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Jacob A. Riis (1849–1914). Theodore Roosevelt, the Citizen. 1904.

Page 236

men everywhere, from the men with ideals, it was a genuine shout for the leader who spoke with their tongue, to their hearts. Senator Wolcott spoke their mind when he brought him the nomination: “You, everywhere and at all times, stood for that which was clean and uplifting, and against everything that was sordid and base. You have shown the people of this country that a political career and good citizenship could go forward hand in hand.… There is not a young man in these United States who has not found in your life and influence an incentive to better things and higher ideals.” Against such a force traditions went for nothing; it was strong enough to break more stubborn ones than that which made of the Vice-Presidency a political grave. In 1904 it was to be Roosevelt for President.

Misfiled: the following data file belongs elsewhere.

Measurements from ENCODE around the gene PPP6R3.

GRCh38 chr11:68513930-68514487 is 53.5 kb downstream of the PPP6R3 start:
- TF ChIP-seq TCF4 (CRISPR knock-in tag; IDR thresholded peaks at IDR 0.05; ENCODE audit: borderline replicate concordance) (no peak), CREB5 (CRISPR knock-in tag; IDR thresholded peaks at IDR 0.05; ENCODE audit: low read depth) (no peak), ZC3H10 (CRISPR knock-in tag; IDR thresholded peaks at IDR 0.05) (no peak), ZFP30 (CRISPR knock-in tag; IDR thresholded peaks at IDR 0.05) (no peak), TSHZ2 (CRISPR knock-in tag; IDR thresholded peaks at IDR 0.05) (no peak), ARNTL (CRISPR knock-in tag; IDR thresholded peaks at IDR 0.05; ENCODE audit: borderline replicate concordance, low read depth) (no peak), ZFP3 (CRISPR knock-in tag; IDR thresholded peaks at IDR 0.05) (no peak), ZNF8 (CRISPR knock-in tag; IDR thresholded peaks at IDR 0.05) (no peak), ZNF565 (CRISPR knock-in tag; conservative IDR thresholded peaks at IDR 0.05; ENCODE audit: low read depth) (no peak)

Roosevelt yielded. His friends were in despair; his enemies triumphed. At last they had him where they wanted him.
  Man proposes, but God disposes. Now in joy, and again in tears and sorrow, do we register the decree. One brief year, and the nation wept at the bier of William McKinley. Of his successor the President of Columbia College